And what are the citizens of the United States willing to do to support freedom fighters all over the world? Again, from the Inaguration Speech:
Today, America speaks anew to the peoples of the world:

All who live in tyranny and hopelessness can know: the United States will not ignore your oppression, or excuse your oppressors. When you stand for your liberty, we will stand with you.

Democratic reformers facing repression, prison, or exile can know: America sees you for who you are: the future leaders of your free country.

The rulers of outlaw regimes can know that we still believe as Abraham Lincoln did: "Those who deny freedom to others deserve it not for themselves; and, under the rule of a just God, cannot long retain it."

The leaders of governments with long habits of control need to know: To serve your people you must learn to trust them. Start on this journey of progress and justice, and America will walk at your side.

The Bush Doctrine may have started with a simple notion. It started with the notion that the United States of America can no longer stand by and let radical governments foster hate in the world. President Bush knew that hate of the United States would turn into future attacks on our soil. So how does one secure the freedom of the United States? By removing the hate!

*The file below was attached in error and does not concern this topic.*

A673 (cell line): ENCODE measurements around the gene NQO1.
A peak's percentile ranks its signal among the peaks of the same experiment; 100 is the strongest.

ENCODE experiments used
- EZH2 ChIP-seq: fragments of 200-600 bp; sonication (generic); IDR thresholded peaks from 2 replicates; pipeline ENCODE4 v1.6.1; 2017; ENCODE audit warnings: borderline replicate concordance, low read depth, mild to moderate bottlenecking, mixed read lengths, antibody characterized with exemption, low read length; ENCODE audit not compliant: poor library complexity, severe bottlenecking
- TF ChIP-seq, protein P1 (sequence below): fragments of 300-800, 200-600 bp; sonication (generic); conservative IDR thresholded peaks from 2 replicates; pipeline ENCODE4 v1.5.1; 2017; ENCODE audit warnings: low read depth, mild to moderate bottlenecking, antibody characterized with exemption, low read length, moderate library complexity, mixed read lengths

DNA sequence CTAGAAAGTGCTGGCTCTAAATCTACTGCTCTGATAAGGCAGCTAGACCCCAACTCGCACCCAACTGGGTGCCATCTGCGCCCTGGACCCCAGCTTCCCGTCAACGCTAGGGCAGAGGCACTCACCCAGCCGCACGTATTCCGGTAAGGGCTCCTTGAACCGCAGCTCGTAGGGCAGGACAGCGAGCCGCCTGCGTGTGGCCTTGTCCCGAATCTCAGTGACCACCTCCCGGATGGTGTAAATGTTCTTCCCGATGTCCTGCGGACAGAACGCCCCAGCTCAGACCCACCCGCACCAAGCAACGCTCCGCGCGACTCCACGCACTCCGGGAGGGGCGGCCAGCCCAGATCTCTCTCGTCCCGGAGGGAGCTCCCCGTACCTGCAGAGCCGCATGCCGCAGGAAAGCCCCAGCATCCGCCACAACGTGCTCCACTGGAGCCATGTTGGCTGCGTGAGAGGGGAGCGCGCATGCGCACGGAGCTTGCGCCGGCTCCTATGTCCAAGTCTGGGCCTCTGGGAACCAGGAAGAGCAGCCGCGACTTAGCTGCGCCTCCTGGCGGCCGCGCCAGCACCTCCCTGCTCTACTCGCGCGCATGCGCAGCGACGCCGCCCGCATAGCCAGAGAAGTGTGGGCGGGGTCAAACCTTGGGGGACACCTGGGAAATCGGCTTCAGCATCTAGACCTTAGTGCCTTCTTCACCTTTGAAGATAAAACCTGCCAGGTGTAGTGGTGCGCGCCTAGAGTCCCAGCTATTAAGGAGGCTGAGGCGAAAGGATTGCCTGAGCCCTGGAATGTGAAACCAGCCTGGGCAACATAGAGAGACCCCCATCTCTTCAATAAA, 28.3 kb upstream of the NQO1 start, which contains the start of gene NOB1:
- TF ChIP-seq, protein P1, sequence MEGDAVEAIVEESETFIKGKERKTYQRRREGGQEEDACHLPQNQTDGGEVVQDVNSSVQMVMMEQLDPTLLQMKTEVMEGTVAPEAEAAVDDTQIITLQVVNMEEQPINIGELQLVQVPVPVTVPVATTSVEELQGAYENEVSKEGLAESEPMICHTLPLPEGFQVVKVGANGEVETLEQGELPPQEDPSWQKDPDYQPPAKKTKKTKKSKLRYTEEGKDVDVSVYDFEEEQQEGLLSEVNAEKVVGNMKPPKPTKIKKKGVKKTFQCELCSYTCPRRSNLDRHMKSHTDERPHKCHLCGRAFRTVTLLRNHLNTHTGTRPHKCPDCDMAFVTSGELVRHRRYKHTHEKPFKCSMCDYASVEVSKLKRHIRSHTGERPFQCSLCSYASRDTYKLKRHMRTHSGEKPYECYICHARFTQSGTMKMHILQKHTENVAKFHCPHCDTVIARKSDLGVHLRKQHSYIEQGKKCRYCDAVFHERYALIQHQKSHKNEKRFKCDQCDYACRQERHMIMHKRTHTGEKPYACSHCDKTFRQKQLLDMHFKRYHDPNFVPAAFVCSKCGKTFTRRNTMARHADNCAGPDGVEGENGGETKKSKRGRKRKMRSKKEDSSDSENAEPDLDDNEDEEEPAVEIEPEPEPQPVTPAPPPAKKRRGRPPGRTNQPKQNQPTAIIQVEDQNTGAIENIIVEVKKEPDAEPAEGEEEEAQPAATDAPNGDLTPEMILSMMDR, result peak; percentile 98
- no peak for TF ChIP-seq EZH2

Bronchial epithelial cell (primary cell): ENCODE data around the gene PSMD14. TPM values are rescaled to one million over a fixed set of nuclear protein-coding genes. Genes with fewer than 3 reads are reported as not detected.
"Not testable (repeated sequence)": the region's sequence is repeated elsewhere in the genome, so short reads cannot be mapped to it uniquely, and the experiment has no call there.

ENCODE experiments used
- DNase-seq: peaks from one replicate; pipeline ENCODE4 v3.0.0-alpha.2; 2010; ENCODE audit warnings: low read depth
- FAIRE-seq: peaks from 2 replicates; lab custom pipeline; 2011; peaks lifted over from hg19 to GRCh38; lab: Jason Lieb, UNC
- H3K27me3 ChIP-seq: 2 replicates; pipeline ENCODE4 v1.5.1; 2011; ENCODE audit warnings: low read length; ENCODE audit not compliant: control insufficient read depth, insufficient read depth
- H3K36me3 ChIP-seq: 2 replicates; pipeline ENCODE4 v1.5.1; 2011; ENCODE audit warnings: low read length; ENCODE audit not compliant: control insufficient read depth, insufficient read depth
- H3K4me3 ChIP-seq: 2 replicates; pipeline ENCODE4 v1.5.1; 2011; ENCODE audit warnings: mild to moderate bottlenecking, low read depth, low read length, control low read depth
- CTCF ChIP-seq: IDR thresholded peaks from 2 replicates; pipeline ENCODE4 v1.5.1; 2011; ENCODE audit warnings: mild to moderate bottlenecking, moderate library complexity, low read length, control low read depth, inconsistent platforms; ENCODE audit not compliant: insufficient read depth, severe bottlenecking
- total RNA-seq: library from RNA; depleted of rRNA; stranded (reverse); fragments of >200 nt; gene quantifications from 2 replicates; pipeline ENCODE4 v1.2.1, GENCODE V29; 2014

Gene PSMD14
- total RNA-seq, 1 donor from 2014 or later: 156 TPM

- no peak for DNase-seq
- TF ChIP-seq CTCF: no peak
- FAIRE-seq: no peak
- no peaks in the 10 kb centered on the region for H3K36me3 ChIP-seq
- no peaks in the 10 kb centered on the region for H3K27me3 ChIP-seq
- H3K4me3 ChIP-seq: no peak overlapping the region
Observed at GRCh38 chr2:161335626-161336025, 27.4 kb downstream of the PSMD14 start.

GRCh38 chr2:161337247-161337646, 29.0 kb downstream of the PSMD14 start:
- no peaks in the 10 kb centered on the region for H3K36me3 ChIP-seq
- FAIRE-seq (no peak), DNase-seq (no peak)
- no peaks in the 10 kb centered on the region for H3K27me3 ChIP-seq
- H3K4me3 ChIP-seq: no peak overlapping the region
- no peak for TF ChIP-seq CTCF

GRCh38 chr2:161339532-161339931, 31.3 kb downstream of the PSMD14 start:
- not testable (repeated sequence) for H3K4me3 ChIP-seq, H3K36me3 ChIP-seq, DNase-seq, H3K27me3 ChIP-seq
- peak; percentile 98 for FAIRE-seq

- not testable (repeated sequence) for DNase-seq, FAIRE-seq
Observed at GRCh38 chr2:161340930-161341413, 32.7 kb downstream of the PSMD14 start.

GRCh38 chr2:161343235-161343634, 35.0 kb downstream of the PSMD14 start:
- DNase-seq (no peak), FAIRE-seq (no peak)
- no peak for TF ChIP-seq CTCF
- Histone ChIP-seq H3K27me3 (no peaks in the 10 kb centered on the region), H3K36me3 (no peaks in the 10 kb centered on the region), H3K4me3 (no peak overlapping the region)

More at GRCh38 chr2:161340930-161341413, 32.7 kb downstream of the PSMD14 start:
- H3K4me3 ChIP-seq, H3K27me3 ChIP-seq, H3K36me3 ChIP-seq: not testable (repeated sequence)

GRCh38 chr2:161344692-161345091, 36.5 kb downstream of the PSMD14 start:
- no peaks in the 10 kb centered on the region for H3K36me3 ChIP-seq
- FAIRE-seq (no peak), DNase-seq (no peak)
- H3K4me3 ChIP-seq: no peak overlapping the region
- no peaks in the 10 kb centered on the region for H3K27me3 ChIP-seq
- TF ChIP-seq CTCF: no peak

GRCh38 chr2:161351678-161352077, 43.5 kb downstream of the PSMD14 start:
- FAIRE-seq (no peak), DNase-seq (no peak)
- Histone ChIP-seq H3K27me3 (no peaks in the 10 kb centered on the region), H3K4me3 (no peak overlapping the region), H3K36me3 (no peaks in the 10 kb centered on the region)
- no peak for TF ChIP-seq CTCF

Thus the Bush doctrine has matured. Rather than take tentative, ineffective steps that produce only a temporary peace, President Bush intends to secure the peace by ensuring individuals are free in their own lands. This will not happen overnight. The elections in Iraq are but a prelude to the real story. It may take generations for the remainder of the story to be written but it is a story that started with the founding of our own country. The Bush Doctrine now talks about supporting those who seek freedom. That support will be on-going. That support will be persistent. That support will be strong!

This is why I blog!

As I was heading back to bed (see **COUGH** (sniffle) !!sneeze!! for a complete explanation), I decided to check out one of my favorite blogs, The Daily Demarche. It was here that I learned that The Diplomad will post no more. I must say it was the existence of The Daily Demarche and The Diplomad that prompted me to start The Flaming Duck. You see, conservative State Department Officials working in a highly liberal department write these blogs. My situation is similar. I am a conservative local government official trying to stay afloat in a liberal environment. On a much more humble scale, I am trying to show that conservatism is right at the local level. Anyway, farewell Diplomad! We do hope to see you as a guest on other blogs.